ExxonMobil Corp. this week launched a public relations campaign while Chevron Corp. is working with industry groups to assure the public that drilling unconventional wells using hydraulic fracturing (hydrofracking) is safe. The moves preceded separate annual meetings where shareholders voiced growing support for more disclosure about the well stimulation practices.
In the annual meeting in Dallas, ExxonMobil CEO Rex Tillerson faced a barrage of shareholders who voiced their concerns about several issues, but mostly about hydrofracking.
A resolution calling for ExxonMobil's board of directors to prepare a report on the "known and potential impacts of...fracturing operations" was defeated but still garnered support from more than 28% of those voting. A similar measure submitted for a vote at Chevron's annual meeting in San Ramon, CA, also was defeated, but it received support from more than 40% of those voting.
The growing support by shareholders to require producers to disclose more information has not gone unnoticed, Tillerson said. Hydrofracking critics -- and the media -- simply do not understand, he asserted.
"The early detractors slap a label on something, and then it takes us a long time to get it peeled off," Tillerson said. Gas drilling critics are "wrong" about hydrofracking. "It's not new to us." Drilling is a risky business, but if hydrofracking were to create environmental contamination, the companies would clean it up. "There are ways to deal with that."
ExxonMobil "supports and agrees" that "we need to go out and get data" about the safety of hydrofracking. "We fully understand it and we have solutions to it. Once we understand and know what our contribution will be, we'll act...We've taken an enormous position in the unconventional space, and it's vital to our U.S. success. We've got to address it and we are confident it can be addressed."
After conducting some public polling and finding that there are concerns about drilling's environmental impacts, Tillerson said ExxonMobil responded by aggressively buying advertisements to persuade critics that the industry is able to drill safely and will clean up any contamination that may result.
ExxonMobil ran full-page advertising spreads last Monday in the New York Times and Washington Post, which both promoted the benefits of North American gas drilling. The ads depicted a typical unconventional gas well in the Marcellus Shale that included a detailed drawing of the shale well's containment layers of steel and cement that are designed to prevent gas and fluids from migrating to soil and water from the pipe.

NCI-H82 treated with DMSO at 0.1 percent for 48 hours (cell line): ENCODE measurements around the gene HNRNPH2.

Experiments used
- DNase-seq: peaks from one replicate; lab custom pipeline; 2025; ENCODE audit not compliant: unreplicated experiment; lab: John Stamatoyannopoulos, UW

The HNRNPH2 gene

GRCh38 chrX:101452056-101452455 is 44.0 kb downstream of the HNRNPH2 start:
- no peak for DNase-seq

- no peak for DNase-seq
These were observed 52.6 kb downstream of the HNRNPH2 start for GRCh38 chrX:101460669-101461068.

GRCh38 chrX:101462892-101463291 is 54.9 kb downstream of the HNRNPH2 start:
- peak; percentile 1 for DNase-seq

"We're not trying to characterize [hydrofracking] as an activity that does not have risk," Tillerson told the audience. "But we think there have been a lot of pretty casual statements about risks that are simply not backed up by facts."
ExxonMobil has nothing to lose and everything to gain in its hydrofrack persuasion campaign. After buying XTO Energy Inc. last year the producer became North America's top gas producer with shale gas, tight gas, coalbed methane, shale oil and conventional production in its portfolio (see Daily GPI, June 28, 2010).
XTO, now an ExxonMobil subsidiary, brought with it massive leaseholds in the Barnett, Haynesville, Marcellus, Fayetteville and Woodford gas shales, the San Juan/Raton Basin, the Uinta Basin, East Texas Cotton Valley/Bossier Sands, the Permian Basin, the oily Bakken Shale and land along the Gulf Coast.
ExxonMobil at the time already controlled the largest leasehold in the Horn River Basin of British Columbia and was one of the biggest gas producers in Colorado's Piceance Basin. In addition, the super major early last year acknowledged that it had partnered with privately held Pennsylvania General Energy to explore nearly 300,000 net acres in Pennsylvania and New York's Marcellus Shale (see Daily GPI, Feb. 2, 2010).
Tillerson acknowledged that groundwater supplies have in the past been polluted, but he claimed that the likely cause was from wells that had not been "drilled as they should" in the 1920s, '30s and '40s. "More often than not," he said, groundwater pollution cases aren't "associated with any current-day activities."
Hydrofrack critics have made "pretty casual statements...that have not been backed up with any kind of facts."
In his remarks to shareholders, Chevron CEO John Watson didn't mention the hydrofracking controversy, but he explained in some detail how the company uses the "safest, most environmentally friendly practices" across the board for exploration and development. Vice Chairman George Kirkland also reminded the audience that developing gas from shale rock formations costs less than other types of gas production, which offers advantages to the company and therefore its shareholders.
In an emailed statement a spokesman said Chevron also is working with industry groups also to educate the public about the chemicals it uses and procedures used to dispose of waste and wastewater. Hydrofracking "can be done in a sustainable and environmentally friendly fashion," but environmental standards need to be raised "across the industry," said the spokesman.
Chevron also has a lot at stake in the hydrofrack controversy. Although its North American onshore holdings aren't as extensive as ExxonMobil, the producer has more than one million net acres in shale plays; today most of its development is focused in the Marcellus and Antrim shales. Chevron plans to release information about its drilling chemicals and other shale operations by the end of June through an organization called FracFocus, the spokesman said.
The As You Sow Foundation -- a nonprofit organization that backed the hydrofracking resolutions at the ExxonMobil and Chevron meetings -- said that although the measures were defeated, the double-digit votes by shareholders indicate that "mainstream investors are concerned about fracking and want more disclosure."